FIG. 2 illustrates a surface map of heights H(xi,yj) of an optical flat having a planar outer surface. The heights were determined by FDA analysis of low coherence interferometry data of the optical flat measured using a low coherence interferometer having a 20× interferometric Mirau objective. Prior to measuring the surface profile, a positioning stage of the interferometer was adjusted to impart a non-zero tip Δθ and a non-zero tilt Δφ to the optical flat outer surface. Based on the analysis of the low coherence interferometry data, the tip Δθ was estimated to be 20.62 miliradians (mrad) and the tilt Δφ was estimated to be −8.22 mrad.

The shape of the surface map of heights (FIG. 2) includes contributions from the actual shape and orientation of the optical flat outer surface (i.e., a tipped and tilted plane) and from field- and orientation-dependent systematic errors. For each pixel, the systematic errors are related to the position of that pixel P(xi,yj) within the field of view of the interferometer and to the local orientation of the spatial location S(xi,yj) corresponding to that pixel. Thus, even though the optical flat outer surface was planar, uncorrected field- and orientation-dependent distortions (systematic errors) distort the surface map of heights (FIG. 2). For a given spatial location S(xi,yj) on an object surface, the orientation-dependent distortion typically depends non-linearly on the local orientation of that spatial location. The local orientation itself depends on the shape of the object surface and the orientation of the object as a whole. Additionally, the orientation dependent distortion also depends on the position of the spatial location within the field of view of the interferometer. Thus, the shape of the error surface (e.g., a plot of the height systematic error as a function of spatial location) typically has a low frequency curvature (e.g., cylindrical or saddle-shaped) across the field of view. The field- and orientation-dependent systematic errors distort the heights H(xi,yj) so that the heights do not accurately indicate the relative positions in space of the various spatial locations S(xi,yj).

We next describe a calibration method for obtaining calibration data that provide information related to field- and orientation-dependent distortions of an interferometer. The calibration data include one or more reference interferometry data sets and a number Nk angled interferometry data sets, where k is an index ranging from 1 to N.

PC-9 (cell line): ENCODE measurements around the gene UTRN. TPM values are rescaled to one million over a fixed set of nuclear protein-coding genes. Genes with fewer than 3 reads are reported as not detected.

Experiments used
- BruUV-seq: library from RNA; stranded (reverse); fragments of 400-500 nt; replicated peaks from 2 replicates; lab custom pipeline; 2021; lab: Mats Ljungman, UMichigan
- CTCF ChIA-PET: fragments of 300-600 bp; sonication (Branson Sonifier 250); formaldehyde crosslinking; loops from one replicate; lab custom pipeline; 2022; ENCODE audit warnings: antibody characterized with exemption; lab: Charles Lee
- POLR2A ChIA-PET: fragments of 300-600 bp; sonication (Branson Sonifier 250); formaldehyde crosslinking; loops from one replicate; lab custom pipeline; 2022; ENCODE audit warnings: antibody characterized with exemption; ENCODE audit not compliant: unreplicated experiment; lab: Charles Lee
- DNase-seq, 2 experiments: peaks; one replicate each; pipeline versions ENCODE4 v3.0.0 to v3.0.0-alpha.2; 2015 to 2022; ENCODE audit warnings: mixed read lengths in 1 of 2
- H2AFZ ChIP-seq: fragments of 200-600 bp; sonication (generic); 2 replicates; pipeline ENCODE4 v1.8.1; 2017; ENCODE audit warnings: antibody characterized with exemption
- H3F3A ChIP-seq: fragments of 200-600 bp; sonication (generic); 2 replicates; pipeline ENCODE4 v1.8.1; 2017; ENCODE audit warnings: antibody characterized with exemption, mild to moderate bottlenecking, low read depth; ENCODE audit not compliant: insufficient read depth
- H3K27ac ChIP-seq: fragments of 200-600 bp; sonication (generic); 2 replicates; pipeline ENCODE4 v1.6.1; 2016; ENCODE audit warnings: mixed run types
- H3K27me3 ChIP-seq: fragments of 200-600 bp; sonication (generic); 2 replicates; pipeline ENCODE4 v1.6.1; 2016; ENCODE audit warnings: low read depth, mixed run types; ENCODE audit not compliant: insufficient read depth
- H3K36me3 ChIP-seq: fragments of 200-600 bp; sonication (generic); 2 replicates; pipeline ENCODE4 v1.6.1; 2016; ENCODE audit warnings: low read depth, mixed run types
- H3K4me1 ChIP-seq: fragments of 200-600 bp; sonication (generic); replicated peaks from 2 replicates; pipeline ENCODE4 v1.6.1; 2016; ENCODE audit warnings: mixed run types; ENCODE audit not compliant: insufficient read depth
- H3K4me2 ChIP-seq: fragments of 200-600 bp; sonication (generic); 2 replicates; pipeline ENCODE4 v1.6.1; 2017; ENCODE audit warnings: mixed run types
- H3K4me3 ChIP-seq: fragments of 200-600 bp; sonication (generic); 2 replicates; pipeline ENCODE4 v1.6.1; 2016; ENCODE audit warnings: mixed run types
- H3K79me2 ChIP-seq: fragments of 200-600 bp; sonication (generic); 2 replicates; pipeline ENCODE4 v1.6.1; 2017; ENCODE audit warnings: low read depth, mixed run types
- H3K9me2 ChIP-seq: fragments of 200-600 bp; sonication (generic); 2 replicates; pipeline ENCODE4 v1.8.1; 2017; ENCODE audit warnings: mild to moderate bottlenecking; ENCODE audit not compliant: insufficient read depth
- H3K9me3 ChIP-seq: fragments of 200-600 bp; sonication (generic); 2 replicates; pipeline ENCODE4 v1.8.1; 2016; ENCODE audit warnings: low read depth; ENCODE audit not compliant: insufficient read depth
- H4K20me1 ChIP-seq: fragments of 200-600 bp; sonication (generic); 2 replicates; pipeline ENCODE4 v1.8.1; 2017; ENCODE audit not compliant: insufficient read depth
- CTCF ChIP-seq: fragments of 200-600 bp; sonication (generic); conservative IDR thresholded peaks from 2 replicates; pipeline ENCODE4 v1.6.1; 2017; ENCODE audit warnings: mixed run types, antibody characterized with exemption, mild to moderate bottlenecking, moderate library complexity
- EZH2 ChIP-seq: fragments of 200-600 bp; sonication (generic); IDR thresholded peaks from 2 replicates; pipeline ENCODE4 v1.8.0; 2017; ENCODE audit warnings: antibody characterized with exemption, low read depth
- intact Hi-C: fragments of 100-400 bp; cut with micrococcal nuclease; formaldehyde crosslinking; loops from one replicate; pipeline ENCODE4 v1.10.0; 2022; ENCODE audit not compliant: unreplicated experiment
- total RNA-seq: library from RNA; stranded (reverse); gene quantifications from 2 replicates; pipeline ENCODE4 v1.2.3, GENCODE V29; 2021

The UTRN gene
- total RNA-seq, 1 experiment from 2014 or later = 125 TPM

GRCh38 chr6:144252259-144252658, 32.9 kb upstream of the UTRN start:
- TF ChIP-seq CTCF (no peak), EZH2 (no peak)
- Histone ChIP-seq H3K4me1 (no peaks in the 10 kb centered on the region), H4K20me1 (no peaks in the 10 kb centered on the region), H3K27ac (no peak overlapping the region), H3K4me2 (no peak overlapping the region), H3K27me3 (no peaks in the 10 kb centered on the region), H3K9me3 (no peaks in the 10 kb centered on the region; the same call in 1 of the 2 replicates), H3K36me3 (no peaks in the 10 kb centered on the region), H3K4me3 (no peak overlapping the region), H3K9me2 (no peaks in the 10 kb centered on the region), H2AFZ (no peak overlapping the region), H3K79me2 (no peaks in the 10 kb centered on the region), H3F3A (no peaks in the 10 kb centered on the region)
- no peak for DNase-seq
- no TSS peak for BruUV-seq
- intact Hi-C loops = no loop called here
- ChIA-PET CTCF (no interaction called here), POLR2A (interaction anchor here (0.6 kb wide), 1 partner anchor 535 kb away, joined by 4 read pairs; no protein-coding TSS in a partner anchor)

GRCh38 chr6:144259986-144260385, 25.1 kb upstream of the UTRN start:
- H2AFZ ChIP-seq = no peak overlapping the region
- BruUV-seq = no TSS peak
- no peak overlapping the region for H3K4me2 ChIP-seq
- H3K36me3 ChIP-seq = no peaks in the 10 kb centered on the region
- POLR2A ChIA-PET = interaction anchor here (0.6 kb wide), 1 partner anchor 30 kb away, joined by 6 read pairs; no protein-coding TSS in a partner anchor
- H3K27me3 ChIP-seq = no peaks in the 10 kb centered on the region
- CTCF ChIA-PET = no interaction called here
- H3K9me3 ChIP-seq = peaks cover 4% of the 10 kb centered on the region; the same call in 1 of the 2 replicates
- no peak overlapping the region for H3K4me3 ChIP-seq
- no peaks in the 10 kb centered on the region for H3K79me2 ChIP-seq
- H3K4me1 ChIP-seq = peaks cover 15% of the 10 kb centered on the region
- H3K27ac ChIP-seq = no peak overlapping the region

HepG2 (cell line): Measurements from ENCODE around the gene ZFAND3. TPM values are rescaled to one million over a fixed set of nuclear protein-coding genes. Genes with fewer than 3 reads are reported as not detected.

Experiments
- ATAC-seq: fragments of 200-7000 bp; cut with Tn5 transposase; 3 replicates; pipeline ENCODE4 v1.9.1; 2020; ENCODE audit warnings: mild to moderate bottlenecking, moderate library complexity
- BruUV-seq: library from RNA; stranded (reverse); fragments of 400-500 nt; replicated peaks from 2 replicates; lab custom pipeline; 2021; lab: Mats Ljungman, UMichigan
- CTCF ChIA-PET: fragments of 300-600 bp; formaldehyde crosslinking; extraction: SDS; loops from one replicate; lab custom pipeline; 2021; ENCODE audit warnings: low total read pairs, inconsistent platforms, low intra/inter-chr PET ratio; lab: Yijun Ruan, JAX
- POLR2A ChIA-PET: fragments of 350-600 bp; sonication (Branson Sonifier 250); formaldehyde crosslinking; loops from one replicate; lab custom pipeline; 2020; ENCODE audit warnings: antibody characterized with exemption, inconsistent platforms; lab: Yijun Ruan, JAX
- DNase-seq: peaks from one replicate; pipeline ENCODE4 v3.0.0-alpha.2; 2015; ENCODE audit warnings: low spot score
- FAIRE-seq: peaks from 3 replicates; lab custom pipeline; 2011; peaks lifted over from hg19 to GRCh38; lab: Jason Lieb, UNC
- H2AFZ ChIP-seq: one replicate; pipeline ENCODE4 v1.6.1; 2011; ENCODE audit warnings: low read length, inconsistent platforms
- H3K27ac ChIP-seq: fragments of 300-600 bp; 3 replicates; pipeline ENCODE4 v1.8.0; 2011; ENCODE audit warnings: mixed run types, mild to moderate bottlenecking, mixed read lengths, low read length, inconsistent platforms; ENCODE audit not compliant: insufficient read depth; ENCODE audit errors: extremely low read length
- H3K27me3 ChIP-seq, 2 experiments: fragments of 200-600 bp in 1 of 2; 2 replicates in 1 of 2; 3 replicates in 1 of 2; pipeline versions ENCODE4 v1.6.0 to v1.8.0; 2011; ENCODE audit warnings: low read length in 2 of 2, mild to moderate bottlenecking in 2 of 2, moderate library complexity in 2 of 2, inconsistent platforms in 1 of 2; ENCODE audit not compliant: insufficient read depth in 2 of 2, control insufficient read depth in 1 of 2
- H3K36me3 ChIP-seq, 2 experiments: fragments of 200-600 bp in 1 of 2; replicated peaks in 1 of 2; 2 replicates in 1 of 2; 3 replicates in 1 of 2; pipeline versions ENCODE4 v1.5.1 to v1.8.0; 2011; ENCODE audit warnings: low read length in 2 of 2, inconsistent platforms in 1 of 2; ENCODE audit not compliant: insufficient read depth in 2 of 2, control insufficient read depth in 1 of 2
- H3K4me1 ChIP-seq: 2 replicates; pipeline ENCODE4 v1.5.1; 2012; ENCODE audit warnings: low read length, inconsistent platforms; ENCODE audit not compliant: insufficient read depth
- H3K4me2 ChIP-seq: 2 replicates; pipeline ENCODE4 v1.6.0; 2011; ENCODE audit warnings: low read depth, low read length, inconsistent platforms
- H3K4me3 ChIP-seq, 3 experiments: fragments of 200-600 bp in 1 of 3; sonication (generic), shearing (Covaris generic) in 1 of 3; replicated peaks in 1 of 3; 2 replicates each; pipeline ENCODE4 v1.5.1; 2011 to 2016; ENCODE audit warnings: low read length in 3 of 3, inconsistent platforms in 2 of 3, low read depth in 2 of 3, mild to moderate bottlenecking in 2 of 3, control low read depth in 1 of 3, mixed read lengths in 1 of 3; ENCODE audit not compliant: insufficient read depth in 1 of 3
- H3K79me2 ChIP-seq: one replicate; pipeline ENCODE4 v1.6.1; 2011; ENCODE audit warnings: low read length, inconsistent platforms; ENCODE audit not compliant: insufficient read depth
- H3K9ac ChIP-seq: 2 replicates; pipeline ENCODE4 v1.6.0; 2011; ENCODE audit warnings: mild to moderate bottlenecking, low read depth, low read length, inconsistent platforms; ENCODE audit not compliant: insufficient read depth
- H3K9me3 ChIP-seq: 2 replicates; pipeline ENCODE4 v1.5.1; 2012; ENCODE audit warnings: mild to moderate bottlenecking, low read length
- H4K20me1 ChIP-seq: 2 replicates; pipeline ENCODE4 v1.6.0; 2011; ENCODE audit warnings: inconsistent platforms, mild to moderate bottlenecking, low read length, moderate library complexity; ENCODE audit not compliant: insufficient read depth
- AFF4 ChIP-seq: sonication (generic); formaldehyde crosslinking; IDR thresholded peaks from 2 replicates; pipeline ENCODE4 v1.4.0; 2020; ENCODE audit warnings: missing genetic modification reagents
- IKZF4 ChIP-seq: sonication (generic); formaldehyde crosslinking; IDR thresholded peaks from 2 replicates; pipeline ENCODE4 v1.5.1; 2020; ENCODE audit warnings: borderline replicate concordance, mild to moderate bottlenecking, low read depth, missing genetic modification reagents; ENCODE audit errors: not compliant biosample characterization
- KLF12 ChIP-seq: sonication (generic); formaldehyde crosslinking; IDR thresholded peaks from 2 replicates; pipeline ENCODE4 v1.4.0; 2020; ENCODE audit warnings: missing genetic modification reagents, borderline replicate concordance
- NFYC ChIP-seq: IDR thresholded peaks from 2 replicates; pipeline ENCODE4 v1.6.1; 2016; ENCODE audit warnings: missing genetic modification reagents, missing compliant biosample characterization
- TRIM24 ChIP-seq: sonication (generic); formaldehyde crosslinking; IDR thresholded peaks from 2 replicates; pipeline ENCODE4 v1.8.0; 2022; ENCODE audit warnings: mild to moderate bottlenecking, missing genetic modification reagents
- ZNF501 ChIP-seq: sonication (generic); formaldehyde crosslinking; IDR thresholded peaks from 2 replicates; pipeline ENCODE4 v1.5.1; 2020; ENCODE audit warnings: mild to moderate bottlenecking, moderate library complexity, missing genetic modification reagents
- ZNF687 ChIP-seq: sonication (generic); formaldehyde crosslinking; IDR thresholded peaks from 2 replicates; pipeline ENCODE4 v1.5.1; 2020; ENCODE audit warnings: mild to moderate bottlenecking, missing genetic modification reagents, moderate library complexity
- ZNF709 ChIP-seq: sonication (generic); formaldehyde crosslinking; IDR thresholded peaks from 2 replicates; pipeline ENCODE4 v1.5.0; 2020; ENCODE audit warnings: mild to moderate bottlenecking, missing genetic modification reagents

The reference interferometry data set(s) is typically obtained with calibration surface 102 at some neutral (e.g., flat) orientation with respect to the scan dimension. For example, a reference interferometry data set can be obtained with the scan dimension (e.g., the z-axis) approximately normal to surface 102 (e.g., by adjusting stage 110 to Δθ=Δφ=0°).

The N angled interferometry data sets are obtained with surface 102 oriented at some non-neutral (e.g., angled) orientation such that the scan dimension is not normal to surface 102 (or at least some spatial locations thereof). Typically, the angled interferometry data is obtained with the positioning stage set for a tip Δθm and a tilt Δφn, where m and n are indexes, each ranging independently from 1 to N. The tip Δθm and tilt Δφn values of the positioning stage for the N angled interferometry data sets are selected to obtain angled interferometry data sets over a range of different non-neutral orientations of surface 102.

FIG. 3 shows an array 113 of 121 points each indicative of the tip Δθm and tilt Δφn combination of the positioning stage 110 for kth angled interferometry data set (e.g., N=121). For example, a point 113 k illustrates the tip Δθm and tilt Δφn values of the positioning stage for the kth angled interferometry data set. Array 113 includes 15 different tilt amplitudes oriented every 45 degrees in azimuth. Thus, for some angled interferometry data sets, only one of the tip Δθm and tilt Δφn values of the positioning stage is set to be non-zero. For other angled interferometry data sets, both the tip Δθm and tilt Δφn values are set to be non-zero.

Typically, the range of tip Δθm values (e.g., difference between the maximum tip value (Δθmax) and minimum tip value (Δθmin) of the N angled interferometry data sets) equals 30 or exceeds the largest tip angle of an unknown object that is expected when applying the calibration data. In some embodiments, the range of tip Δθm values is at least about 100 microradians (e.g., at least about 200 microradians). Typically, the range of tip Δθm values is about 5000 microradians or less (e.g., about 2500 microradians or less). In an exemplary embodiment, the difference in tip values is about 250 microradians. In general, the range of tilt Δφn values (e.g., difference between the maximum tilt value (Δφmax) and minimum tilt value (Δφmin) of the N angled interferometry data sets) can be similar (e.g., the same) as the range of tip Δθ values.

As discussed next, the kth angled interferometry data set and the reference interferometry data set are used to determine a systematic height error D(xi,yj),k for each pixel P(xi,yj) for the orientation of surface 102 that corresponds to the kth angled interferometry data set. The method typically includes preparing an angled surface map Hk of heights H(xi,yj),k for the kth angled interferometry data set and a reference surface map R of heights R(xi,yj) from the reference interferometry data set. The reference surface map R is subtracted from the kth angled surface map Hk to prepare a difference map Mk of differences M(xi,yj),k each given by H(xi,yj),k−R(xi,yj). A systematic height error surface map Dk of systematic height errors D(xi,yj),k is prepared from the difference map Mk of differences M(xi,yj),k. Each systematic height error D(xi,yj),k is indicative of the systematic height error for a corresponding pixel P(xi,yj),k for a corresponding spatial location S(xi,yj),k of an arbitrary object when that spatial location has an orientation that corresponds to the orientation of the kth angled interferometry data set. Because the absolute height of each height error surface map is, in general, arbitrary, a height referenced systematic height error surface map D′k of height referenced height errors D′(xi,yj),k is prepared by subtracting the systematic height error of a reference pixel from each systematic height error D′(xi,yj),k.